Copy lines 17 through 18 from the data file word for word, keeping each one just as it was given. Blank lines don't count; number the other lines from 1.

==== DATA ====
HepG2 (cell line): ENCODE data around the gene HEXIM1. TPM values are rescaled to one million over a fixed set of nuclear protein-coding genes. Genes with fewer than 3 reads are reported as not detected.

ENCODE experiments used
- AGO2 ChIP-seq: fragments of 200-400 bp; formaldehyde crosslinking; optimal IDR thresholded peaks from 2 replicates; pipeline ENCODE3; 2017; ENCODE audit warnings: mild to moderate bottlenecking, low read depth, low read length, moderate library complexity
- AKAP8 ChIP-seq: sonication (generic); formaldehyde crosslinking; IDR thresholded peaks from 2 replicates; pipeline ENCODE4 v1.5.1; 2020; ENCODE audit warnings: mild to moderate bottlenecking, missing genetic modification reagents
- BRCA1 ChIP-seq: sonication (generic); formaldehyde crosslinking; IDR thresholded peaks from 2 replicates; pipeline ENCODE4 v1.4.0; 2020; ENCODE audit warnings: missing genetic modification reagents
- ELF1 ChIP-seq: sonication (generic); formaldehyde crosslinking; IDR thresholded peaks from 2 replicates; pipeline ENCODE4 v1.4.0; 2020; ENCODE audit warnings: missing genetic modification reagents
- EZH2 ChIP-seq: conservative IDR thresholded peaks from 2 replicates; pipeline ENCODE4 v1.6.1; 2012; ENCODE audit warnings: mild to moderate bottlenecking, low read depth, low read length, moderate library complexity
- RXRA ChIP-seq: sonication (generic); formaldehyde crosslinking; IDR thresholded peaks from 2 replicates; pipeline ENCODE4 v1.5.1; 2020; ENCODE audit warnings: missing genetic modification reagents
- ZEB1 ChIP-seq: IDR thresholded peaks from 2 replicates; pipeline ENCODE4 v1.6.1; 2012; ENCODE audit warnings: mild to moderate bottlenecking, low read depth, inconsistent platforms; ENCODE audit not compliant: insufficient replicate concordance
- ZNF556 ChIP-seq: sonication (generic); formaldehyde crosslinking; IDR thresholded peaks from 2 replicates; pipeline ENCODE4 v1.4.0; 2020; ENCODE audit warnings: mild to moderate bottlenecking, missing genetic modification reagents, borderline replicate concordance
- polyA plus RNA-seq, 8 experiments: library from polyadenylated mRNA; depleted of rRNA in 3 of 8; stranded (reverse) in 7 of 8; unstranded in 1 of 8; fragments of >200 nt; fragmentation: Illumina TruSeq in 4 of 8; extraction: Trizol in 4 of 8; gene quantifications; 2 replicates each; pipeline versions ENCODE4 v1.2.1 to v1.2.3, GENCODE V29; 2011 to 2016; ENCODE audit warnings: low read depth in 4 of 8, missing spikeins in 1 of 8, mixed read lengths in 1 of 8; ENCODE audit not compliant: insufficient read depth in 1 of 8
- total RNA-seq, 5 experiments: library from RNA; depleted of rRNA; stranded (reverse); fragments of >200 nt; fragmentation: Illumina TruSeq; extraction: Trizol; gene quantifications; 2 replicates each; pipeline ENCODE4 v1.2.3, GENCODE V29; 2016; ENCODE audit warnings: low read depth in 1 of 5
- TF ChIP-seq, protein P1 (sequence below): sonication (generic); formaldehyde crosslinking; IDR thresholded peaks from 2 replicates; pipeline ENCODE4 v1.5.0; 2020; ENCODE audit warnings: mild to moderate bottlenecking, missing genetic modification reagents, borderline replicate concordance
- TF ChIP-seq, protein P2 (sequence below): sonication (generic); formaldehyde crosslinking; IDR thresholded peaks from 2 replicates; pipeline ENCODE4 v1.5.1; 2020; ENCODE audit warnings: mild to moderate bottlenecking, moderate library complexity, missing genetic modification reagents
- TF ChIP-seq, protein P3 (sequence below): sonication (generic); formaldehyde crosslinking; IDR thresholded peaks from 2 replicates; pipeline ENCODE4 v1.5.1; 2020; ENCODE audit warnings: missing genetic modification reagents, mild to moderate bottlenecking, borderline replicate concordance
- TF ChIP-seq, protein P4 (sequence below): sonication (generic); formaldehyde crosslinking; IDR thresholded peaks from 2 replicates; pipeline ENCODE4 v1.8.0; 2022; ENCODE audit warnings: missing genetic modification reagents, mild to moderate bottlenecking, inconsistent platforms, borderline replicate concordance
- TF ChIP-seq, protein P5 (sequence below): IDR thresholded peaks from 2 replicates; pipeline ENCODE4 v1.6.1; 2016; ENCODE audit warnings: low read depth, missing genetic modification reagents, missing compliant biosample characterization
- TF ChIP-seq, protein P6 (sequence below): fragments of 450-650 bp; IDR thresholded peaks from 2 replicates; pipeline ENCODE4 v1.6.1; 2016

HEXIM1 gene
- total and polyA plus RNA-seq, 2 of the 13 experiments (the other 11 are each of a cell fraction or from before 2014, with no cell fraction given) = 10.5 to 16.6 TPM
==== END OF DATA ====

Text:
- TF ChIP-seq, protein P5 (sequence below): IDR thresholded peaks from 2 replicates; pipeline ENCODE4 v1.6.1; 2016; ENCODE audit warnings: low read depth, missing genetic modification reagents, missing compliant biosample characterization
- TF ChIP-seq, protein P6 (sequence below): fragments of 450-650 bp; IDR thresholded peaks from 2 replicates; pipeline ENCODE4 v1.6.1; 2016